They know where the money is—and how to get it

As you are searching for a home, you will also need to get your finances in order. What does that mean exactly? Your agent will help you track down the long list of paperwork, from pay stubs to a credit report, that you need to get mortgage pre-approval.

Then, they will help you find a lender. Since agents work with banks for a living, they will likely have several trusted sources to recommend.

Your agent might also have valuable insight into what type of loan you may be eligible for, from a VA loan to an FHA loan and beyond.

Can’t quite swing the 20% down payment you’re always hearing about? An agent will let you know you’re not alone and that you might be eligible for a down payment assistance program.

“Various professionals, from teachers to firefighters to the military to medical staff, are often not aware of all of the grants, loans, down payment, and other programs available to them based on their profession, particularly if they are first-time buyers,” says Lee Davenport, a real estate coach, author, and former Re/Max managing broker. “It’s been amazing to help homeowners of various careers by sharing our database of programs along with our preferred lenders who service those programs well.”

They are real estate detectives

Property disclosures do not pop up next to a listing of a cute Craftsman. Yet, they tell the history of a property, from the good to the bad to the downright ugly. And agents know how to read between the lines.

Though property disclosures are required in each state, what’s disclosed varies by area. An agent can help investigate to find out if a potential home has suffered flood damage, a pest infestation, a death, or other sordid scenarios.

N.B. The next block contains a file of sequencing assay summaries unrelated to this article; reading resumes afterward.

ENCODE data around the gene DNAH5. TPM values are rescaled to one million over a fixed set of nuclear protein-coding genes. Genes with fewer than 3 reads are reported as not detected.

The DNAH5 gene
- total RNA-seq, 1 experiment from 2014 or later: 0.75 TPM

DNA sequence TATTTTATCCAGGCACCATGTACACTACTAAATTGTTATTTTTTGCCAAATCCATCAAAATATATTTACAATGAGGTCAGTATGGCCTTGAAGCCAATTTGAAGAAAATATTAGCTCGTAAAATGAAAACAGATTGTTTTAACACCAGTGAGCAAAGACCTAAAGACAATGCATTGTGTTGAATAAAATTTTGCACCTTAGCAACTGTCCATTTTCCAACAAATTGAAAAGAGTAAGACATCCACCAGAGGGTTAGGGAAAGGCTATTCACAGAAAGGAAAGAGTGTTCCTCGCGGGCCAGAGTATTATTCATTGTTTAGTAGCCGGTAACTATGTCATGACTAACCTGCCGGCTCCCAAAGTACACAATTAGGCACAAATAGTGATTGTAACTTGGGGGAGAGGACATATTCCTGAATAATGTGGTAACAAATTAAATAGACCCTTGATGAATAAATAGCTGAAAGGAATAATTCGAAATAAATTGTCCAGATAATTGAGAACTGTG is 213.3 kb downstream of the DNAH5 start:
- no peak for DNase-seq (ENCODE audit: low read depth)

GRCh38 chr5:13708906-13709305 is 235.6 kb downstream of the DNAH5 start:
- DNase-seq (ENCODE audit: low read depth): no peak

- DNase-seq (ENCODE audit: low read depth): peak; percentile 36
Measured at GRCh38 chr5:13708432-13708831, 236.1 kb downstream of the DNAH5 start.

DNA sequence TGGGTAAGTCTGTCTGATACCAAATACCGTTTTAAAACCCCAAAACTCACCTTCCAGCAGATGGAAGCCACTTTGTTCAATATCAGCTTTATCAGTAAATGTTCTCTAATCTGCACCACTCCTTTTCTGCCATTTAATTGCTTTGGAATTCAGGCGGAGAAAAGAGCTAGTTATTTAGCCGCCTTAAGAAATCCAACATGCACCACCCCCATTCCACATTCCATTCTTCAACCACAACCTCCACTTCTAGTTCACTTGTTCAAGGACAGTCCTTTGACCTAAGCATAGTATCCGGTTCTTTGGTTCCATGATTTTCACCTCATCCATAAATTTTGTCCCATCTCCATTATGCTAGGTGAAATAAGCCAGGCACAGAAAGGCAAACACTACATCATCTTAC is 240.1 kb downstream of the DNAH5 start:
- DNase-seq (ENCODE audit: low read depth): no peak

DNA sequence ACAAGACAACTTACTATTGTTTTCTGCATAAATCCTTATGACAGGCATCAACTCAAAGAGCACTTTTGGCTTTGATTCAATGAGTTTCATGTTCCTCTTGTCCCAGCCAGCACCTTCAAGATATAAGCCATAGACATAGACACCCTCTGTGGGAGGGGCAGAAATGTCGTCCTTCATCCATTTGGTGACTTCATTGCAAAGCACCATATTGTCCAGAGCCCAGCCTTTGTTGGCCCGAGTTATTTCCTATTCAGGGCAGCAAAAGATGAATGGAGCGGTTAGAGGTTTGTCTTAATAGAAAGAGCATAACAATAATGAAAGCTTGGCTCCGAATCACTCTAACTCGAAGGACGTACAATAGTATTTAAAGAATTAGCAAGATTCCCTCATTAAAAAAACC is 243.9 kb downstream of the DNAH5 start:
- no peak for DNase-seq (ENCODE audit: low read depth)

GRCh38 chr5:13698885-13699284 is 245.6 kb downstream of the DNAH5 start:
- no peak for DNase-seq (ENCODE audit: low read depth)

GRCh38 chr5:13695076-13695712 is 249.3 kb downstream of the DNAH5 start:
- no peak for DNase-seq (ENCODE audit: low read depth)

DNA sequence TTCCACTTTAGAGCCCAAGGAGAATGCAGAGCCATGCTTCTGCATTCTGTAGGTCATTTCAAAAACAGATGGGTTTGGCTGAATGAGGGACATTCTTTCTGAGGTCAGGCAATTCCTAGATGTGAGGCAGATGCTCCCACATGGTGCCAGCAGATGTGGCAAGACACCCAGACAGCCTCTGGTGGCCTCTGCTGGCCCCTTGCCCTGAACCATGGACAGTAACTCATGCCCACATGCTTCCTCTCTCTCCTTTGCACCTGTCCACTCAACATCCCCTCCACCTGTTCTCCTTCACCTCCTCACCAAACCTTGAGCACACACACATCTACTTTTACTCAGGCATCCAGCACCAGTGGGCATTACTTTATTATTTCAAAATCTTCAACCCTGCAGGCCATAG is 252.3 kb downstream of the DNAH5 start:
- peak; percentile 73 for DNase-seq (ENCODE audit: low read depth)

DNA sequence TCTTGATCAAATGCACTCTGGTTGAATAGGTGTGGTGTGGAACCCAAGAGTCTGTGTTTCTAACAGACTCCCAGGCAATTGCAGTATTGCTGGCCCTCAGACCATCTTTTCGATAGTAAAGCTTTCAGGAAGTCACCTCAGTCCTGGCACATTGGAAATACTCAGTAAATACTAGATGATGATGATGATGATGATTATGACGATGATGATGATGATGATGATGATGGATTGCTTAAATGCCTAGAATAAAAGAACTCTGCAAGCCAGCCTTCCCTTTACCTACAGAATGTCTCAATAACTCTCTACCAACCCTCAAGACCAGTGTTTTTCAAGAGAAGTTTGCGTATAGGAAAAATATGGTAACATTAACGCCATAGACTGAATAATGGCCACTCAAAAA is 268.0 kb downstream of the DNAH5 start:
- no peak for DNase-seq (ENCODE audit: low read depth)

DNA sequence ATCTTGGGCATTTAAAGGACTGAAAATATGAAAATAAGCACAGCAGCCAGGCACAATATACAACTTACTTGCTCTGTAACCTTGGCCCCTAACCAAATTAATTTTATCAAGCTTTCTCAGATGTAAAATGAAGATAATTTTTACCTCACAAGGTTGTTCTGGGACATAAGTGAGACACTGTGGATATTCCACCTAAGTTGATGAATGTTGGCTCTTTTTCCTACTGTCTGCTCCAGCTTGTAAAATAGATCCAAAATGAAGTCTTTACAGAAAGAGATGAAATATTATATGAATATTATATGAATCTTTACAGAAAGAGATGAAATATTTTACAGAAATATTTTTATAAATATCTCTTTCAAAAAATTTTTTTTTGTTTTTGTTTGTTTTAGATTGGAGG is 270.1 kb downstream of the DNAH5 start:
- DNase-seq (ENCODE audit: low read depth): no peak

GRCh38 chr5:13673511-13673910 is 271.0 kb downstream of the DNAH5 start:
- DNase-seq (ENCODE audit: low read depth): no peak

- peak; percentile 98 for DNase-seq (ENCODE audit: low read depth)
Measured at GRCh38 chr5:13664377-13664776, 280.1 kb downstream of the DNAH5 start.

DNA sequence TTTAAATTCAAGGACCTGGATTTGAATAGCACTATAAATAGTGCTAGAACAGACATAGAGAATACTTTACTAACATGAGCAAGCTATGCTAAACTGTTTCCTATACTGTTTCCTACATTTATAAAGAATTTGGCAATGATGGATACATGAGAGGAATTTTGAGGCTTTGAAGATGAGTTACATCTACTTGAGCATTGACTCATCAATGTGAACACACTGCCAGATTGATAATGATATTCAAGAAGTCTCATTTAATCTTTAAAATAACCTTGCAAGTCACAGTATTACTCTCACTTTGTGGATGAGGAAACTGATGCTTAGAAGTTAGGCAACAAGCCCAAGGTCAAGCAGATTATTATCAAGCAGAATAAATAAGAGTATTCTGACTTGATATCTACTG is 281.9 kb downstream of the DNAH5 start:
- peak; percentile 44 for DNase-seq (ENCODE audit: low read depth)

They know how to make an offer and negotiate

There is an art to making an offer that takes computing a specific amount of data.

Besides the listing price of a home, a real estate agent considers the price of comps in the area and how long it takes a home to sell.

Knowledge of market conditions is vital to making an offer where you don’t overpay, you don’t lowball and annoy the sellers, and you make the offer that’s just right—including how much money you can put down and when you want to close.

If the home you adore gets multiple offers, agents know how to play this game, too—and they know that properties don’t always simply go to the highest offer.

For instance, a seller might want a longer closing time, or to skip doing any repairs that may arise during a home inspection. Your agent will know how to use these to your advantage while also protecting you in the long run.

They understand real estate paperwork

You love paperwork, right? Not so much? Luckily, a real estate agent’s job is to handle documents, coordinate signatures, and get the signed paperwork to the right parties, while ensuring it all gets done right.

An agent will also help you understand common contract contingencies and the importance of including protective clauses in your offer. The agent can also help you order the home appraisal and a title search.

They do everything on closing day

If you make it to closing day, that means you and your agent have cleared many hurdles. They can also help you cross the finish line.

Above all else, the closing is about lots (and lots) of paperwork and the final exchange of money. You will be writing a ton of checks on the closing day that your agent can help you keep track of, the biggies being for closing costs, a title search, and transfer taxes.

Once you sign more documents than you thought possible, you will get the keys to your home. At this point, you might be a bit sad to part ways with the person who helped you make your dream of owning a home a reality.

“Real estate, despite all of the fantastic tech, is still a people business,” says Davenport.

And while it might be tempting to take a real estate agent’s role in the homebuying process for granted, you might regret it.

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“Before the 1990s, few people in the U.S. used a buyer’s agent,” Eales noted in the Journal. “Yet homebuyers began to demand representation, especially low-income and first-time buyers who needed help navigating the process. Consumer-rights advocates championed this development.”